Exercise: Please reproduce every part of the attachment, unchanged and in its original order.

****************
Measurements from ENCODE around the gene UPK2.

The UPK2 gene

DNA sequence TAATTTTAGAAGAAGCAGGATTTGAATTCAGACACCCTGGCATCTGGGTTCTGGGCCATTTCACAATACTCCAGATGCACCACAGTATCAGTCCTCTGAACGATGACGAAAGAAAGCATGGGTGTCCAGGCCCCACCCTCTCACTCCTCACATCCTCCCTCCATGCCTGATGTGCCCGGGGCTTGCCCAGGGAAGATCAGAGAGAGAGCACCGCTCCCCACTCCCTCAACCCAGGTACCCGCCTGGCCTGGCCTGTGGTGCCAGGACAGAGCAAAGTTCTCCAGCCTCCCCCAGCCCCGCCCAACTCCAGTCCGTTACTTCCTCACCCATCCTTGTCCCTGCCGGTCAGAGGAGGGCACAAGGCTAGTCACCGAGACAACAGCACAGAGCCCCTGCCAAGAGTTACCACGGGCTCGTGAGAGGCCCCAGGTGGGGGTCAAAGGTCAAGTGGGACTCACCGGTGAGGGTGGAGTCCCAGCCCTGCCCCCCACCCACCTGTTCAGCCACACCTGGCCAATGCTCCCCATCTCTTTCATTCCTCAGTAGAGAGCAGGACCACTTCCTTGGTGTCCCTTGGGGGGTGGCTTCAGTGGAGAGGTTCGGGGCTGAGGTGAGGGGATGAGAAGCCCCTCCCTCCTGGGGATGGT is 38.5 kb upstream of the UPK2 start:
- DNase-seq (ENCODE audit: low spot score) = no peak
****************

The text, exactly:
Measurements from ENCODE around the gene UPK2.

The UPK2 gene

DNA sequence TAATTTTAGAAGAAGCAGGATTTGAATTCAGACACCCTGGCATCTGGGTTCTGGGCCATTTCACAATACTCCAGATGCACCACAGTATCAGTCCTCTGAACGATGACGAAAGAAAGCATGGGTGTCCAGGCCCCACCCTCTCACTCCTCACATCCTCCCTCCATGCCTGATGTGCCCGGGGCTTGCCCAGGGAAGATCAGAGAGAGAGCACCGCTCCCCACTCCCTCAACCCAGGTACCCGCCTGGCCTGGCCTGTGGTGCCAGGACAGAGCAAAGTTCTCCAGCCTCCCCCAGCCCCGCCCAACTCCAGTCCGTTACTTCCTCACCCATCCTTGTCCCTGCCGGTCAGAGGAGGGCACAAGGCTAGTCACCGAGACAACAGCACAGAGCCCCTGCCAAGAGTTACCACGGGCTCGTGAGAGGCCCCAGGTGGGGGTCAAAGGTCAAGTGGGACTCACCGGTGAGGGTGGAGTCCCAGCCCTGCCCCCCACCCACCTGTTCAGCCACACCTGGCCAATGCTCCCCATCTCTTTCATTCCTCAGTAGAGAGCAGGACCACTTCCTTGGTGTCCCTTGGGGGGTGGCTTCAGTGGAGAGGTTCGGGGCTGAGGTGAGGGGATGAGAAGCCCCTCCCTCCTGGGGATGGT is 38.5 kb upstream of the UPK2 start:
- DNase-seq (ENCODE audit: low spot score) = no peak